The camera slowly fades in to reveal a swirling, black hole. A storm brews at its epicenter. Lightning flashes. Thunder claps like a heartbeat. The camera pans out to reveal Qohen Leth (a subdued, monk-like Christoph Waltz) naked and facing the black hole intently, but also removed, a tad detached as if lost in a trance. The black hole simultaneously represents Qohen’s fears and metaphysical yearning. This is the beginning of the potentially interesting yet ultimately shallow “Zero Theorem”.
Qohen is a highly neurotic recluse living in London in the distant (or is it near?) future. He works at a monolithic company called Mancom run by an enigmatic and eccentric leader known only as Management (white-haired Matt Damon in lots of crazy outfits). Qohen is an entity cruncher. His job appears to center around manipulating a digital cube on a television screen with a Playstation controller while pedaling on a bike simulator. What? What does an entity cruncher do, you ask? He “work[s] with esoteric data that have a life of their own and are substantially more complex than numbers.” By the way, all of the entities that Qohen crunches go to something called an Oral Net Mancrive. Confused yet?
Qohen is quickly hired by Management to crunch the Zero Theorem (which is not adequately explained until the last third of the film). This means he gets to work at home as long as he periodically updates his progress. Working at home will give Qohen the opportunity to answer an important phone call he believes will tell him his purpose in life. You see, some time ago he received a phone call from a mysterious voice on the other end that simply asked his name, “Qohen Leth?” In that moment Qohen believed the voice would tell him the purpose of his life; but, in his excitement, he dropped the phone and disconnected the call. Ever since he has been waiting for Godot a return call to finally provide him with purpose.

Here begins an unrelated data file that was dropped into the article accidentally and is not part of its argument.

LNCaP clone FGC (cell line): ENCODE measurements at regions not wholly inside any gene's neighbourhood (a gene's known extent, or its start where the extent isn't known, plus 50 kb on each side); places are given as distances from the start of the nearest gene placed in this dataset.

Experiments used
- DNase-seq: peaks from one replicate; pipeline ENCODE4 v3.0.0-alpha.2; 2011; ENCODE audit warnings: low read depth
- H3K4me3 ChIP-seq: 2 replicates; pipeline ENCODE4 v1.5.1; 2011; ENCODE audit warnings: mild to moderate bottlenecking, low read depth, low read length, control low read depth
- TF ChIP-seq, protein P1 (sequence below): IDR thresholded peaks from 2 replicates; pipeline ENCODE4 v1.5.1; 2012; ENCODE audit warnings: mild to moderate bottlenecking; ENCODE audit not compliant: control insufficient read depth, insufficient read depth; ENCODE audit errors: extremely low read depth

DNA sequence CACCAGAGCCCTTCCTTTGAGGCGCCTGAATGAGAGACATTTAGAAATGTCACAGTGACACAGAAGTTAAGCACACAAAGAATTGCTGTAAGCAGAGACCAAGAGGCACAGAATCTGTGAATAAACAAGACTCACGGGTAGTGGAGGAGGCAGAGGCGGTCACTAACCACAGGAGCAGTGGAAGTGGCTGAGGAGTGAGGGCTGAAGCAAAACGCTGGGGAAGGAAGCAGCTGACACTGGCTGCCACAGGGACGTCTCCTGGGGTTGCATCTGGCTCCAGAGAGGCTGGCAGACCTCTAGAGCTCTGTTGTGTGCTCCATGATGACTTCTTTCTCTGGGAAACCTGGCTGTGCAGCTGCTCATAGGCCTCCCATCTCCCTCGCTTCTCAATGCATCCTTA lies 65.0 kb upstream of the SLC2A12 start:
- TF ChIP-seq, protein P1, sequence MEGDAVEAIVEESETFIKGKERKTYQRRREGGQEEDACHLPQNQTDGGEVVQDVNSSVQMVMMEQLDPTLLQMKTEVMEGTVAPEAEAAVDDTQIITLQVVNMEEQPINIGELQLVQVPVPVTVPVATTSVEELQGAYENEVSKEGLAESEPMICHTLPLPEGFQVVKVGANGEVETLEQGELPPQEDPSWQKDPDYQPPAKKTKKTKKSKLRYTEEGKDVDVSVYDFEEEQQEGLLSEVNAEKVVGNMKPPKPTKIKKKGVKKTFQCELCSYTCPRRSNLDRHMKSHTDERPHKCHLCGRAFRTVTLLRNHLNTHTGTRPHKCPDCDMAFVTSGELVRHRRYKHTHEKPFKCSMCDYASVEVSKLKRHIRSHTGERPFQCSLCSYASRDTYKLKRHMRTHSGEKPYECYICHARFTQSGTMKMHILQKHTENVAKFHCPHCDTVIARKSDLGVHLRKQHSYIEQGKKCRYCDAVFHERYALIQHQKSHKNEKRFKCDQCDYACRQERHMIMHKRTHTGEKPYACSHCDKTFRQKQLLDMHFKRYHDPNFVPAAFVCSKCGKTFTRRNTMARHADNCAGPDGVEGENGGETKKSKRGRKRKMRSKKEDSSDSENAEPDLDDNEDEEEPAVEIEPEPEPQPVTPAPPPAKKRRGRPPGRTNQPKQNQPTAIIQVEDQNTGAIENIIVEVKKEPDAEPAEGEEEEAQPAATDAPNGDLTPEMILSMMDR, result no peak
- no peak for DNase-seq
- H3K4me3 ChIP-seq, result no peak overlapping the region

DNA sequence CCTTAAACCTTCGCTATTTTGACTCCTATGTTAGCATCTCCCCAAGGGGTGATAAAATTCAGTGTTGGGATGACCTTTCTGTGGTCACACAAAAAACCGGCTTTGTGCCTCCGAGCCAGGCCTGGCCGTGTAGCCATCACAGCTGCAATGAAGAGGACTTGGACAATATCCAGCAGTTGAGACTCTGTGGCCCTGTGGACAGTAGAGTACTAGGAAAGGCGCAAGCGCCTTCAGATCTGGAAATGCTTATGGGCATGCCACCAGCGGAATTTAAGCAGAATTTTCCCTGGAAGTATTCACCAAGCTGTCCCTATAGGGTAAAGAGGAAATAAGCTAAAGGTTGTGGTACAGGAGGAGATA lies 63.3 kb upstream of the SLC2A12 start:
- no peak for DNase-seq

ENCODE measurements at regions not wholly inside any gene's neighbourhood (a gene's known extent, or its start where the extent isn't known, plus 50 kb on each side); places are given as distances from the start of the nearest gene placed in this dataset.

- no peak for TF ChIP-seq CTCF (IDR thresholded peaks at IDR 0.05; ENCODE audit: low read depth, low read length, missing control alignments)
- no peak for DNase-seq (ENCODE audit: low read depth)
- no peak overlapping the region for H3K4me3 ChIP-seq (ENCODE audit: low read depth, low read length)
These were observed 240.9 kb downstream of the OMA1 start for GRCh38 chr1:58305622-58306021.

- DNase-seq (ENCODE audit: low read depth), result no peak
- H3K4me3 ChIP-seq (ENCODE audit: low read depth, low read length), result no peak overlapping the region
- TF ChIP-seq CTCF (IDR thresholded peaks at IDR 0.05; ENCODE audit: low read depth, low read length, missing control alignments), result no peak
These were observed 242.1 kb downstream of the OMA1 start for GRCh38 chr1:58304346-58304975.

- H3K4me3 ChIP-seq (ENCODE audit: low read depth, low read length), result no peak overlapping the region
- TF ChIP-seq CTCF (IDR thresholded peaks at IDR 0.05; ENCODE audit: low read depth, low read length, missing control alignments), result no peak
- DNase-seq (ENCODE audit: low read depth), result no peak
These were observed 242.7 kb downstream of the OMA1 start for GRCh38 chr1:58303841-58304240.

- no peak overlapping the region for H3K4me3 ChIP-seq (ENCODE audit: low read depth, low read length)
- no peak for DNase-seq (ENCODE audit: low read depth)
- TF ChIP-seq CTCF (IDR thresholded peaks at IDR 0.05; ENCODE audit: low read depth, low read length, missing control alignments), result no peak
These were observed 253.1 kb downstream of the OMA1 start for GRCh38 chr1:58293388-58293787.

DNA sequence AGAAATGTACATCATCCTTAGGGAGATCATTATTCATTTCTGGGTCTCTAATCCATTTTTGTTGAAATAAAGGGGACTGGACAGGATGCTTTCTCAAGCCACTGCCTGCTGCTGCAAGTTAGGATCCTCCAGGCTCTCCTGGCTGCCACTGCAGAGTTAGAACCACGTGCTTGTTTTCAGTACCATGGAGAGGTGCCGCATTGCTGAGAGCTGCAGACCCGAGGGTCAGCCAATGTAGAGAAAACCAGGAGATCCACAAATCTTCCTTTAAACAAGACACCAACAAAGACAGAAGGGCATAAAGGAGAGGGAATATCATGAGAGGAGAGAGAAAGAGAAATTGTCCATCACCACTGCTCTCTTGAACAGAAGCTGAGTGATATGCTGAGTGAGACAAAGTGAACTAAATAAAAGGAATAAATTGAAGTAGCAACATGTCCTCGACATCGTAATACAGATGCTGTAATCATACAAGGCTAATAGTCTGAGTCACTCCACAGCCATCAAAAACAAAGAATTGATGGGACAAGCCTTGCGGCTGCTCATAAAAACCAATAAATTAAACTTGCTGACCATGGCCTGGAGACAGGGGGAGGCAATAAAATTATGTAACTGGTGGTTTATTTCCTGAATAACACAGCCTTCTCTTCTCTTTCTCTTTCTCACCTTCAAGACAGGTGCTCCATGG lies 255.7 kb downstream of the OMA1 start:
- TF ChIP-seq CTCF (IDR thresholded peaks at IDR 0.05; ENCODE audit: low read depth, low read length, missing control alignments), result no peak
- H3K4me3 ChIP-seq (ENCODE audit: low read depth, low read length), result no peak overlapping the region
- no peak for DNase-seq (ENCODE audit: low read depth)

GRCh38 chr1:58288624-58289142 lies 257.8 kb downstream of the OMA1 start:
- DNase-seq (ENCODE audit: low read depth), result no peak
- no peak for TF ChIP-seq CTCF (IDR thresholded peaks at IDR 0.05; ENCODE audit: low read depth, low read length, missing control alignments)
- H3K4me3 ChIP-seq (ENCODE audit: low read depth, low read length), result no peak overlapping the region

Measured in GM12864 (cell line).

Watching “Zero Theorem” is a lot like waiting for a phone call that never comes. Director Terry Gilliam’s always interesting, always cool visual aesthetics just cannot save this weak script. The great aspects of the movie are Gilliam’s visual interpretation of future, tech-driven, London-culture as well as Qohen’s surrealist, black hole nightmares. Qohen’s fascination and eventual journey through his black hole reminds me of Dave Bowman’s meeting with the monolith in “2001: A Space Odyssey”. That is, journeying through the black hole seems to resemble a kind of enlightenment and emergence onto another plane of being. This all sounds very Hindu, except Gilliam is an atheist; and the story itself reflects his worldview. This kind of philosophical inconsistency quickly becomes a problem.
Questions and Problems
We never quite figure out what’s going on at Mancom. It could be that Qohen’s job as entity cruncher entails creating artificially intelligent programs, like the therapist entity, Shrink Rom (a very funny Tilda Swinton). The problem is: it is too unclear to draw a conclusion. The Oral Net Mancrive could be an artificial neural net of sorts that houses other programs in its own universe. But, again, that is not so clear. Then there is the Zero Theorem. It could be that Qohen is attempting to recreate another Big Bang to discover the meaning of life. But both Bob (Lucas Hedges) and Management speak of the theorem as if it were simply proving that life is meaningless. Really? If Qohen recreates the Big Bang, does that not reinforce the notion of intelligent design? And then there is the program itself that keeps repeating, “Zero currently equals 93.78926% Zero must equal 100%” Huh?
Either this movie is operating in another atmosphere above my understanding of physics, or it is one, long pseudo-intellectual discussion best left for college dorm rooms or Burning Man. I suspect the latter is true. While the story offers some decent, philosophical questions (mostly from Qohen), the answers are so pat and dismissive they cannot be taken seriously. For example, Qohen asks Bob, “How can you believe in the soul if you believe in nothing?” Excellent question, Qohen! Bravo! Here is Bob’s reply: “It’s called a paradox, Q!” Actually, it’s called an ad hoc explanation, Bob!